Continuing with my mini-series of German books published in English translation this year, this week’s pick is Impatience of the Heart by Austrian writer Stefan Zweig (1881 – 1942).
Zweig has been undergoing a minor renaissance recently after being credited by film director Wes Anderson as the inspiration behind The Grand Budapest Hotel as well as being the subject of a well-received biography by George Prochnik dealing with his years in exile after the Nazis came to power. Prior to being forced to flee his homeland, Zweig was one of the most successful authors working in the German language. His popular histories and novellas, many of them adapted for the screen, became bestsellers and afforded him a life as a literary celebrity in the 1920s and early 30s.
Impatience of the Heart, also published in an earlier translation by Anthea Bell under the title Beware of Pity, is Zweig’s only novel to be published in his lifetime. It was released in 1939, three years before he and his wife committed suicide in Petropolis, Brazil where they lived in isolated and materially modest exile.Set in a small town garrison on the fringes of the Austro-Hungarian Empire shortly before the outbreak of the First World War, the novel tells the story of the young officer Anton Hofmiller, an upstart from a petit-bourgeois family who struggles on his junior officer’s salary to keep up appearances. After committing a social gaffe at a dinner dance and a subsequent abject apology, he is taken in by the rich landowner Kekesfalva, a widower who lives on a vast estate outside town with his disabled daughter Edith and her cousin Ilona.
The entire household revolves around Edith, who is paralysed from the waist down. It is in his interactions with her, that Hofmiller gradually discovers what Zweig calls “the subtle lust of compassion”, a complex emotion which can be both self-serving and selfless.
The young officer finds himself seduced by the feeling of being needed and the attention it attracts, as well as being appreciated by people of higher social standing. His compassion and Kekesfalva’s gratitude become a powerful antidote to his social awkwardness. Gradually, Hofmiller becomes a prisoner of his pity and misguided compassion for Edith. Unable to make a break, this is leading him, against his better judgement, to commit further and further to Edith’s care and wellbeing to the point where he accepts a marriage proposal with disastrous consequences.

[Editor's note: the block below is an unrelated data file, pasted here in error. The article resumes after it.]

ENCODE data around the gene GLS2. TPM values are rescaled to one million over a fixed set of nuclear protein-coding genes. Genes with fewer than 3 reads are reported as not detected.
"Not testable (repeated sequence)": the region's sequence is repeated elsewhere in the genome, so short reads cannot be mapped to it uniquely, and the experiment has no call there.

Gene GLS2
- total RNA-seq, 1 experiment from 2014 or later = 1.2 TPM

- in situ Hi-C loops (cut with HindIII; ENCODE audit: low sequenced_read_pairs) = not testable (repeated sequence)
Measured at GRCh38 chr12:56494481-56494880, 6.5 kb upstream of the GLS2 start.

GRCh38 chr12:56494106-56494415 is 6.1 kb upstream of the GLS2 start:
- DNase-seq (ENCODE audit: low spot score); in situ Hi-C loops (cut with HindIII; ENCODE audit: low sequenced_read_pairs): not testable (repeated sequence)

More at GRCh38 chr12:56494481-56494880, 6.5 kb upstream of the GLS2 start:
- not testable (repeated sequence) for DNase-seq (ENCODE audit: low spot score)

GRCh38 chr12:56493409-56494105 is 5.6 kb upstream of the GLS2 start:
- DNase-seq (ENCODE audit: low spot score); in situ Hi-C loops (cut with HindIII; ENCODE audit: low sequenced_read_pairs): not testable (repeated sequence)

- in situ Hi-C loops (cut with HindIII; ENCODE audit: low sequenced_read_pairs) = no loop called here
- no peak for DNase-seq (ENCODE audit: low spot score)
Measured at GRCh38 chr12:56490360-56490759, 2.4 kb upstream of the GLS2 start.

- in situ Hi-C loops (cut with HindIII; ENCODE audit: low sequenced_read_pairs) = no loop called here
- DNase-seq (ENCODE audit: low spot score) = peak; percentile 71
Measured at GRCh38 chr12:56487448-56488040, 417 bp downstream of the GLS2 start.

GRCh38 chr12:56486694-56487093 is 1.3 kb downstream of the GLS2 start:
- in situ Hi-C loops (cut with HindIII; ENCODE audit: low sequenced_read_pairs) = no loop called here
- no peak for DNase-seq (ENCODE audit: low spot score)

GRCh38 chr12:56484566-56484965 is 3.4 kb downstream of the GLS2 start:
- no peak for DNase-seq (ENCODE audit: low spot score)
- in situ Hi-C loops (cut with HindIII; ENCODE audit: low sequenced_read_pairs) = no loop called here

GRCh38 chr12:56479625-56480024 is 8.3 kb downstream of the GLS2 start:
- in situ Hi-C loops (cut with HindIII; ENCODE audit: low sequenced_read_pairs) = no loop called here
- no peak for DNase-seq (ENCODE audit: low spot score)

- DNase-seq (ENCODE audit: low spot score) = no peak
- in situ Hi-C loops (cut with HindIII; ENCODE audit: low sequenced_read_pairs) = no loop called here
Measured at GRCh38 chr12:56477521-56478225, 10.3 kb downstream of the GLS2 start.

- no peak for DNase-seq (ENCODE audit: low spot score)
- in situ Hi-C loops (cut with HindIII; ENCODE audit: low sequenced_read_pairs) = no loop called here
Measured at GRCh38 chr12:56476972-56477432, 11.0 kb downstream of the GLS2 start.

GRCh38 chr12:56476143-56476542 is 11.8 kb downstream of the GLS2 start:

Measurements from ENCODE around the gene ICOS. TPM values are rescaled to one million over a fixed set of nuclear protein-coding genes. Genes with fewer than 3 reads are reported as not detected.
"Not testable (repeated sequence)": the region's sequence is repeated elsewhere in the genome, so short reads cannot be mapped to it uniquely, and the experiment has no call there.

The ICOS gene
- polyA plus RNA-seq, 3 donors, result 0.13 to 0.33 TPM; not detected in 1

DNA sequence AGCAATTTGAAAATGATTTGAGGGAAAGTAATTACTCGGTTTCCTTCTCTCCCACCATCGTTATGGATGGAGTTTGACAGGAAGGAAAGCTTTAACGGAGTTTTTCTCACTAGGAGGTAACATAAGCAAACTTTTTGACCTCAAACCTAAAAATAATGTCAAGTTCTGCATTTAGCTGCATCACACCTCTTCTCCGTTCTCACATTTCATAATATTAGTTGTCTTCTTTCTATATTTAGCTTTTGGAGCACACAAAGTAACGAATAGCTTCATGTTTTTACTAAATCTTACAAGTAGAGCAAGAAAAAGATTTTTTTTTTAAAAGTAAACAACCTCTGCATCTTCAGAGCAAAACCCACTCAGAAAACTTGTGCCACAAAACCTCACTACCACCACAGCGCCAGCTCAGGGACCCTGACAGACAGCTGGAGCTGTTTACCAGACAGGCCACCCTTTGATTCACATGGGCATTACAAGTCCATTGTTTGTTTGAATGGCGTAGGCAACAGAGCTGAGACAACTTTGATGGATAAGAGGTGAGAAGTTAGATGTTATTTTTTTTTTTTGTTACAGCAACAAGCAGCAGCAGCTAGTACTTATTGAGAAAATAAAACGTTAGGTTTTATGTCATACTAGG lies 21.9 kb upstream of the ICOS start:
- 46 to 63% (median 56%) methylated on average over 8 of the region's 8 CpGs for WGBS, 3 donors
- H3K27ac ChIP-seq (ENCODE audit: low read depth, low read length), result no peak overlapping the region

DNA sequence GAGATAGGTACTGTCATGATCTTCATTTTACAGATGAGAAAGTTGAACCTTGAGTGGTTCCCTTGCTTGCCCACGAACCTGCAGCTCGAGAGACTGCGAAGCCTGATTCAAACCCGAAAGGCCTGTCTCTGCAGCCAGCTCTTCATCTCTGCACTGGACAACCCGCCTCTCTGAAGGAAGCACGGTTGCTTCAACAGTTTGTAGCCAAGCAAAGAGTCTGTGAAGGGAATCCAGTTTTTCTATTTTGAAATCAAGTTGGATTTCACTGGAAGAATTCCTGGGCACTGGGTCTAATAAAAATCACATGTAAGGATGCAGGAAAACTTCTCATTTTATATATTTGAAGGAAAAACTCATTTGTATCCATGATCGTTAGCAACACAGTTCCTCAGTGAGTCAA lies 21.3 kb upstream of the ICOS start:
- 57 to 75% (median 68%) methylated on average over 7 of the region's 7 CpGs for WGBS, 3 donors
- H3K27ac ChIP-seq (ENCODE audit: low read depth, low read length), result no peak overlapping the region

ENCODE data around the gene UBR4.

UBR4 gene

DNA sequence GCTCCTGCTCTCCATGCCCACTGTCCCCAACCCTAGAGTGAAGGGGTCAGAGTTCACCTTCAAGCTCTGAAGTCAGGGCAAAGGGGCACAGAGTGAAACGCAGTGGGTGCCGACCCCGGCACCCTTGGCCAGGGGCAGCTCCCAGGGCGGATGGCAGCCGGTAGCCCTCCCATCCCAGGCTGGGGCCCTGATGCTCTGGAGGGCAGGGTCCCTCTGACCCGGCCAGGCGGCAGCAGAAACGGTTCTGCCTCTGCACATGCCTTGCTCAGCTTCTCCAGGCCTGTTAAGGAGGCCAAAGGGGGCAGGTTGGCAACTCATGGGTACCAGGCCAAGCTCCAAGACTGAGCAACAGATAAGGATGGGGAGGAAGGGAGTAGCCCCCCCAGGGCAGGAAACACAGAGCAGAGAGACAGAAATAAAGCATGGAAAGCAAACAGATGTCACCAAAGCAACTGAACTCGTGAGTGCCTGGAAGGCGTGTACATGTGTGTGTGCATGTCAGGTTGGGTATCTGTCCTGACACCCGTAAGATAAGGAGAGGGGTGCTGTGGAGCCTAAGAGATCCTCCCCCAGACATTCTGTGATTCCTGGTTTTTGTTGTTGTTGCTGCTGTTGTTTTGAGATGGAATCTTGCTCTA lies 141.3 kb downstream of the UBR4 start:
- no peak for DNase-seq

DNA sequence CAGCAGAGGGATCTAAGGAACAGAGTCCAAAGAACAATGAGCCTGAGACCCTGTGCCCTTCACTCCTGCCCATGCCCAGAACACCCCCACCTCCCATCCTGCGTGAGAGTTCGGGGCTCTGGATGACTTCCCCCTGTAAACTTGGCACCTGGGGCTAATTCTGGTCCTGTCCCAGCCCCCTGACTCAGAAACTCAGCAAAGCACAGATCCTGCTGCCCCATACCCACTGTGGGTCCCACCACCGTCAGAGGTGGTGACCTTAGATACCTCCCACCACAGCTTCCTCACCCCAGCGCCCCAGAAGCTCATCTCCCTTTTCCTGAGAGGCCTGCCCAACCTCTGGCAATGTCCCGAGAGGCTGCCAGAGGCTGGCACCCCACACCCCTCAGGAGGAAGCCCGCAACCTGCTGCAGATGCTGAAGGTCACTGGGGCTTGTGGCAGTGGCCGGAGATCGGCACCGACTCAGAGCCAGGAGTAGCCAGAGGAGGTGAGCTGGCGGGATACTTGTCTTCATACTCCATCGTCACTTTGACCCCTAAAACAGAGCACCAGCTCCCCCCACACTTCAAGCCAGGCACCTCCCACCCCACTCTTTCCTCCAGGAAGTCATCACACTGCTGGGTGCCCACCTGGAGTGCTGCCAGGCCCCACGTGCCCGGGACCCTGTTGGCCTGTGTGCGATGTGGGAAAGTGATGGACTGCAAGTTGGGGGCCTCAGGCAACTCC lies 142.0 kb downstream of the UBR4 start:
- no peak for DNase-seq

Zweig’s strength is that he can examine the facets of empathy in forensic detail without breaking the considerable narrative drive of his plot. As the story is being told as a kind of confession by Hofmiller to the narrator decades later, it focuses on Hofmiller’s weakness: empathy as pity, exemplified in the deceit by the young officer to pretend that Edith will recover soon. It is a kind of empathy designed solely to free oneself of the suffering of others as quickly as possible for which Zweig coined the phrase “impatience of the heart” which gave the novel its title. Zweig contrasts Hofmiller’s conundrum with true compassion exemplified by Edith’s gruff Viennese doctor Condor and his blind wife. Unlike Hofmiller who is caught up in a pity trap of his own making, the doctor embodies an unsentimental but loving compassion firmly rooted in reality.
But Impatience of the Heart is much more than a novel of ideas. It goes well beyond the nuanced dissection of pity, empathy and compassion. Zweig is first and foremost a storyteller who gives us a full-blooded narrative. The novel is brimming with psychological and historical insight, most notably in the elaborate backstory of how Kekesfalva came to acquire the estate, almost a novella in itself, nesting, as so often in Zweig’s writing, within the main narrative. With a vividly drawn cast of main and supporting characters and an acute sense of setting it draws a lively and engrossing portrait of a vanished society – the Austro-Hungarian Empire shortly before its destruction by the catastrophe of the First World War.
Impatience of the Heart remains the masterpiece of a truly compassionate author, a writer able to recreate world which no longer exist by exercising real empathy through completely inhabiting his characters.
Stefan Zweig. Impatience of the Heart (newly translated from the German by Jonathan Katz). Penguin Modern Classic